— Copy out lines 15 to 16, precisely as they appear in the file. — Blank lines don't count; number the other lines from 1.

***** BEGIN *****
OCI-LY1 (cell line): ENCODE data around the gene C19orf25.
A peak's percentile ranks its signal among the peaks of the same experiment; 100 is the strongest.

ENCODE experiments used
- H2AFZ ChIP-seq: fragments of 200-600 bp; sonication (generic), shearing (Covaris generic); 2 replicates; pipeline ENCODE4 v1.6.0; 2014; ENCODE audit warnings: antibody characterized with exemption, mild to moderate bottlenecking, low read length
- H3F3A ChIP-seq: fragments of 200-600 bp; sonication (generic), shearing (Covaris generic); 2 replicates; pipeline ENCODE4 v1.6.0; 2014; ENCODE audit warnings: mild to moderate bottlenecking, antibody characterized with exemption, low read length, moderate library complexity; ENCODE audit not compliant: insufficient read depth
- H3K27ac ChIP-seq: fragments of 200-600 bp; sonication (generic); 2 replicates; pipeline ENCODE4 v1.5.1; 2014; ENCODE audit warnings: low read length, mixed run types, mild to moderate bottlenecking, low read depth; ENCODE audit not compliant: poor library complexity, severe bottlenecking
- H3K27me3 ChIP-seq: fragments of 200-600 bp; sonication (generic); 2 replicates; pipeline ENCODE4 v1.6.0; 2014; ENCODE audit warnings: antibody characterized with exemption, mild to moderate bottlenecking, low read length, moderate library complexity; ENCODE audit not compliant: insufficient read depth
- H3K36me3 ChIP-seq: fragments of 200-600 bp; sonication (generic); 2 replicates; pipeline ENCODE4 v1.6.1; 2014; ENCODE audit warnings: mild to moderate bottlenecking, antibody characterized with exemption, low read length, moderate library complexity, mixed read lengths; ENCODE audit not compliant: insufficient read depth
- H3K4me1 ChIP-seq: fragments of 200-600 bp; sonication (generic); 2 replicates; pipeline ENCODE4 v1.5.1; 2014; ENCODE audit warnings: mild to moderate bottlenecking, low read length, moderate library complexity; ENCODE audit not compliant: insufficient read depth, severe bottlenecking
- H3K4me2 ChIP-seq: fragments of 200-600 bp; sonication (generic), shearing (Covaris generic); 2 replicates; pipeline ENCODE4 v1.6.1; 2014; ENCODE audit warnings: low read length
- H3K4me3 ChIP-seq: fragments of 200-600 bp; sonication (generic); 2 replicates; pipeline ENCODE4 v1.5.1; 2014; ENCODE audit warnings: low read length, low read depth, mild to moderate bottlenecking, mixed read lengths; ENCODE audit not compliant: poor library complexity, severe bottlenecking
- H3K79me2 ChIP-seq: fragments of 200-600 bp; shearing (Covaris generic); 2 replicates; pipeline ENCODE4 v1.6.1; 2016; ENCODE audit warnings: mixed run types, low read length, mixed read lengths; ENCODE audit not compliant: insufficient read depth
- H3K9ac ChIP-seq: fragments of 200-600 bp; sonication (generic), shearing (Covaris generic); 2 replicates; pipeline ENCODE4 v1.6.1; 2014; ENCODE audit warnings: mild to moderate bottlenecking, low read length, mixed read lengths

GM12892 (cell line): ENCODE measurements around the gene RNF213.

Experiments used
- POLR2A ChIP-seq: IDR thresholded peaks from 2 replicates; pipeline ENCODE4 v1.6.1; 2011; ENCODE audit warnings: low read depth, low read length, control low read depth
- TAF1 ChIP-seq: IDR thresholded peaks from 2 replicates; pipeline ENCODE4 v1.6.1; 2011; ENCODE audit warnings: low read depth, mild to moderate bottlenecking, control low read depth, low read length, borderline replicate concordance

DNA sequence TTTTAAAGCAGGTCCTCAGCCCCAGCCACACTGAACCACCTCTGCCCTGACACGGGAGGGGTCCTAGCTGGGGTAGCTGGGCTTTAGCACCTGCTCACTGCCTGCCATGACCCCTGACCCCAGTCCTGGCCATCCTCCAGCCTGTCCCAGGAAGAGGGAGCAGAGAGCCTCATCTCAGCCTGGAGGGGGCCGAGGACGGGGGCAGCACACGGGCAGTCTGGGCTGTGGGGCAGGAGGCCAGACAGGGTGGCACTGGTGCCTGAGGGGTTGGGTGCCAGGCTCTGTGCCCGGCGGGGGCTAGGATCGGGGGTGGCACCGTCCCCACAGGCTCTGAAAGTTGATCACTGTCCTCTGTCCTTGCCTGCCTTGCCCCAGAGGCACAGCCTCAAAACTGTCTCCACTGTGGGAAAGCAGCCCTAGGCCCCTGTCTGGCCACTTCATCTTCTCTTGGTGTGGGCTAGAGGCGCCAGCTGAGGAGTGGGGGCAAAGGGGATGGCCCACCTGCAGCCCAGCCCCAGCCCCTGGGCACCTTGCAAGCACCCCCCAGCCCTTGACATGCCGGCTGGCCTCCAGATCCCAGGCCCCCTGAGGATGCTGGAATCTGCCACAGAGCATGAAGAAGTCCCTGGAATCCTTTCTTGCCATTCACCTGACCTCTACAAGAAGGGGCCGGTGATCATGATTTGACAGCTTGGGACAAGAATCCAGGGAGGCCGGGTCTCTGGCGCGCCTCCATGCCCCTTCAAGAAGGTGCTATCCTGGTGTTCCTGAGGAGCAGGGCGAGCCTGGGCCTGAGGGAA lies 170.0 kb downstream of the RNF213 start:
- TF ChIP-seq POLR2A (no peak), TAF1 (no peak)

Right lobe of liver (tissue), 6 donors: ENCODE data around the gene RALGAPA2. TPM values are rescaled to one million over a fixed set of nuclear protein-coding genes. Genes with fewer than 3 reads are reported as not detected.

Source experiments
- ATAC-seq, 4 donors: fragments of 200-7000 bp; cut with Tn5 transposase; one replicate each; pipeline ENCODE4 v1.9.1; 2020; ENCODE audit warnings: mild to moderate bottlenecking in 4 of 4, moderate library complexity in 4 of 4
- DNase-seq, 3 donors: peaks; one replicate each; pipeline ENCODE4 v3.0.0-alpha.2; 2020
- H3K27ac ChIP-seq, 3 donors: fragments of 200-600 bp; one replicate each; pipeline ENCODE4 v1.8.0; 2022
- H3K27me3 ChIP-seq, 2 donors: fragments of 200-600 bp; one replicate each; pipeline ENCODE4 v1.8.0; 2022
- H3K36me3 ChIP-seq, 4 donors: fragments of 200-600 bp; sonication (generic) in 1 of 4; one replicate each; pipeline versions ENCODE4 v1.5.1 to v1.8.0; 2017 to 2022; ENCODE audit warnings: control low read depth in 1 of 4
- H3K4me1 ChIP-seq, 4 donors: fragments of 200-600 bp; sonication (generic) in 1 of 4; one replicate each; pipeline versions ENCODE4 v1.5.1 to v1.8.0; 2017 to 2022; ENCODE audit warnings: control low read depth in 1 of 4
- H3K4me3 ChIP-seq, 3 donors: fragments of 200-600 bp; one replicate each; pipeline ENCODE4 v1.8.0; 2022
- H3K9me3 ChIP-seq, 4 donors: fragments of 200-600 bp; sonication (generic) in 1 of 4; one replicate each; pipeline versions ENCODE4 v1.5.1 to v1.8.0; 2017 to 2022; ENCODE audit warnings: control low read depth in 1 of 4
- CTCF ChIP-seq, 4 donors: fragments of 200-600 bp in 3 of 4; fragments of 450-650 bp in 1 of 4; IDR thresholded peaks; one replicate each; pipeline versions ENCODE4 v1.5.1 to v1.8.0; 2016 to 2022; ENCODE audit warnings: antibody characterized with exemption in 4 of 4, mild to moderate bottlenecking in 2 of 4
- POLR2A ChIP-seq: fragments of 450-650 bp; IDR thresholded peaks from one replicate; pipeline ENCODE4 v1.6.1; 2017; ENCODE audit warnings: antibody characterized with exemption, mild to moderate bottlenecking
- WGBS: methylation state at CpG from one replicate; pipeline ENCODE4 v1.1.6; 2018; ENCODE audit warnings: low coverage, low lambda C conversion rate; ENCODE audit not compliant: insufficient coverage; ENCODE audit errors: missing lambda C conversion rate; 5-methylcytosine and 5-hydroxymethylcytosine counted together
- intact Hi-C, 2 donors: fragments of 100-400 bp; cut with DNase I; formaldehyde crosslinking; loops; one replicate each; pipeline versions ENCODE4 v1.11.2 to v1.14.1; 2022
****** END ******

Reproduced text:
Experiments used
- POLR2A ChIP-seq: IDR thresholded peaks from 2 replicates; pipeline ENCODE4 v1.6.1; 2011; ENCODE audit warnings: low read depth, low read length, control low read depth